If you are feeling thirsty or unsteady there are 7 water stops on the course itself to keep you going and at the finish line there is a complete medical area sponsored by SouthCoast Emergency Services.
In a word; “R-E-S-P-E-C-T”, that’s what you get. This race has grown and become popular and very competitive. They could have easily become smug and self-important, but they haven’t. It remains a runner’s race focused on respecting the runner and their experience.
“Have you heard about the hill?”
The course itself is storied in the annals of 27 New England springtimes. Veteran runners will gather together, comparing mental scars and talk respectfully of the sea winds and the hill at the finish line, but most consider the course to be fairly fast.
The race starts in downtown New Bedford in front of City Hall. There is one hill at the beginning and then it is flat with a tail wind into the sun for 7 – 8 miles. Then the race starts! Around mile 10 you hit the beaches and start to turn into the wind.
Picturesque old New England houses salt the sidelines. They once held those who peered expectantly to the sea for their husbands and lovers return and now watch the runners turn inland for the final climb to the finish. “The hill” starts after you turn back inland around mile 11 and is a long gradual climb back to where you started. Once you hit the crest, it is a third of a mile downhill to the tape.
The weather usually cooperates with temperatures in the 30’s and 40’s the last couple years.
The timing at the race is done by Baystate Race Services and results are quickly posted on CoolRunning so you can look up your results that night. All finishers get a long sleeve T-shirt with the race emblem “Harpoon Guy” on it; definitely a trophy shirt for your collection.
This is a race that attracts some pretty good runners. Most of the New England area clubs send their teams to compete. Last year - 2004 – the fast crowd was led by Daniel Cheruiyot with a 5:09 pace and a 1:07:30 finish time on this championship course.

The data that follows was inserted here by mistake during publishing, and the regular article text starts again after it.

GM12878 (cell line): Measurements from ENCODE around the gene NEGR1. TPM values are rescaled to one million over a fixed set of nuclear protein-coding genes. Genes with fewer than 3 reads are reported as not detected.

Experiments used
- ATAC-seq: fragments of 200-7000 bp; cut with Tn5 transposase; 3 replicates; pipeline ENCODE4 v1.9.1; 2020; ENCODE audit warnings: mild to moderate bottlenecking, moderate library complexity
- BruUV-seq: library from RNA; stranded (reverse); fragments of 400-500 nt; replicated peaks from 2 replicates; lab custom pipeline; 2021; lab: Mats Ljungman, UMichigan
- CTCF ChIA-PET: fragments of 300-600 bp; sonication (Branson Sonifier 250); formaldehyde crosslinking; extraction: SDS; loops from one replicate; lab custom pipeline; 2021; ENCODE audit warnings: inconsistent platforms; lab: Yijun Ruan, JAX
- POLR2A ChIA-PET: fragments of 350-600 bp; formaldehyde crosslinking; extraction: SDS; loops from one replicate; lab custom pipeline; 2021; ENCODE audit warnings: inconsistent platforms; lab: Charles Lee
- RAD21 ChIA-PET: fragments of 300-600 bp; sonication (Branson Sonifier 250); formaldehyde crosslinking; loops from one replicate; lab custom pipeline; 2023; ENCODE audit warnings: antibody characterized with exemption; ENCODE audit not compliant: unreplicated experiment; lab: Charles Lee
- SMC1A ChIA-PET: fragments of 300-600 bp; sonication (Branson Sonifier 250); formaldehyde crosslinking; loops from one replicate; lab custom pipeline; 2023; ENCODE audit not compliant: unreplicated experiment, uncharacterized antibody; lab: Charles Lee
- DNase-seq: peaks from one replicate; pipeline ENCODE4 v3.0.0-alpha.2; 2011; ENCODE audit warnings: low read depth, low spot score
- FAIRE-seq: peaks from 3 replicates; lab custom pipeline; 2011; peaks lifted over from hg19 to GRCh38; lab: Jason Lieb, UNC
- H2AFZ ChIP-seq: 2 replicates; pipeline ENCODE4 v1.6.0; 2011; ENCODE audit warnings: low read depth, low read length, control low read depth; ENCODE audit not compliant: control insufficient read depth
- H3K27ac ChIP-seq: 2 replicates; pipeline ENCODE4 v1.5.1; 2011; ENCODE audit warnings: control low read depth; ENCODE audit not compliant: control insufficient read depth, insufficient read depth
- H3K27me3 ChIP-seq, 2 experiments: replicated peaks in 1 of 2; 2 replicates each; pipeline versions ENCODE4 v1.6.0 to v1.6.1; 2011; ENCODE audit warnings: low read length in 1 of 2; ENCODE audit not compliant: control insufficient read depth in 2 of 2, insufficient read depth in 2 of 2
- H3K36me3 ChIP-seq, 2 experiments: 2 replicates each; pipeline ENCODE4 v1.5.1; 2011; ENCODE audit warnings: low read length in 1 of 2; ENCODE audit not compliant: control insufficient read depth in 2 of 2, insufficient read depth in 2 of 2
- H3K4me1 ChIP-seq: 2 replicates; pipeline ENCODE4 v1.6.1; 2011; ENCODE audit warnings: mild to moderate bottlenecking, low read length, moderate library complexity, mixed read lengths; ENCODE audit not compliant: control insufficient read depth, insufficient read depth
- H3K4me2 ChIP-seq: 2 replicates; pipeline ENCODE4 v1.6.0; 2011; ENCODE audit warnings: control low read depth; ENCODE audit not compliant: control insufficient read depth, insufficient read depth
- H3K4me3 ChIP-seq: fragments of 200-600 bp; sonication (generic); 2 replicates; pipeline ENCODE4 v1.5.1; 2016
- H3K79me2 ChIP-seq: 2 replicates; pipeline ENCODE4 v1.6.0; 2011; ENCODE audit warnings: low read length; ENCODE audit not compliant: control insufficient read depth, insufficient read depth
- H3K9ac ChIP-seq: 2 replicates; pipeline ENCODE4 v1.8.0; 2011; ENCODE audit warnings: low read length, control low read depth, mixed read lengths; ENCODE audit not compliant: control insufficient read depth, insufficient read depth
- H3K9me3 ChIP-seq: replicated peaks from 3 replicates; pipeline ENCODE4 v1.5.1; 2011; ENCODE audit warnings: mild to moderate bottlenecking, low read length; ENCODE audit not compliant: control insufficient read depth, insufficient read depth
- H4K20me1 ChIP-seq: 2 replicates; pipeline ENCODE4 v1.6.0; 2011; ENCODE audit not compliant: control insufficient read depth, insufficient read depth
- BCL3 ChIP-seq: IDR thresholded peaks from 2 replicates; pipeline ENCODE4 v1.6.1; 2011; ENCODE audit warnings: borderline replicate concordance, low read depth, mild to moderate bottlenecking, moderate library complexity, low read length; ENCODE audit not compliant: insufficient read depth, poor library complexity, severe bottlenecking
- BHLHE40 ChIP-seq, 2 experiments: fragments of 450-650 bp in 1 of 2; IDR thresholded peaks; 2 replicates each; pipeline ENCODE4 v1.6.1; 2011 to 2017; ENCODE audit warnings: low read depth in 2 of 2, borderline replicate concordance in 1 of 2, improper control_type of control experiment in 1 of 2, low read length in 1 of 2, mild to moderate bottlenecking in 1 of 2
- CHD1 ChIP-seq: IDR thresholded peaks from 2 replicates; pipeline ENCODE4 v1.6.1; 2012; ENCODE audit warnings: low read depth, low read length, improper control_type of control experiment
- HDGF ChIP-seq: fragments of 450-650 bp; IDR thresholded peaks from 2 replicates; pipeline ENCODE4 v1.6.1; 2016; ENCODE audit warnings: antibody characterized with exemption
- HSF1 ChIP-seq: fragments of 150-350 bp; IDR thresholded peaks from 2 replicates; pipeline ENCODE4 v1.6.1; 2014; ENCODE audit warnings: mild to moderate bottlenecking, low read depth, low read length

You can see by the chart below that there is a good-sized contingent of competitive runners that race in New Bedford. Many of these are at the peak of their training for Boston and use New Bedford to test their legs. Top talent from all over the world shows up too. IIngrid Kristiansen holds the women’s record, which she set in 1989 with an impressive 1:08:32. Local favorite Lynn Jennings won in 1999.
There is good prize money for those who out-gun the competition and place in their 5 – year age groups.
You don’t have to be an Olympic hopeful or even a good runner to get treated with respect at the New Bedford Half Marathon. There’s plenty of chowder for the mid-packers too.
“Call me Ishmael” – Historic whaling seaport and museum
Were you compelled to read Melville’s “Moby Dick” when you were young? Turns out it was written about the whaling trade out of New Bedford. The race starts in and about the historic seaport.
The New Bedford Whaling National Historical Park is an area in downtown that ‘commemorates the heritage of the world's preeminent whaling port during the 19th century’. You can walk around the museums and ogle some well-preserved 19th century architecture after the race.
New Bedford Whaling National Historical Park was created in 1996. The park encompasses 34 acres spread over 13 city blocks.
Go ahead, take some time, wander around, get some culture and learn something.
New Bedford was the world capital of the whaling industry during the 1840’s and 1850’s. The whaling merchants of New Bedford operated a complex business network and earned huge profits. For a time New Bedford was considered to be the "richest city in the world."
On March 20th, New Bedford will be rich again. Rich in runners and a quality, picturesque, middle distance race.
A classic spring-time tradition in New England
The fact is that if you have not run New Bedford yet, you should. Don’t miss out on a race that is known to give the runners a class ‘A’ experience. Don’t miss the opportunity to wear the harpoon guy on your chest with pride at your next club meeting. You can talk like a veteran about ‘the hill’, and you can be guaranteed to be treated with respect.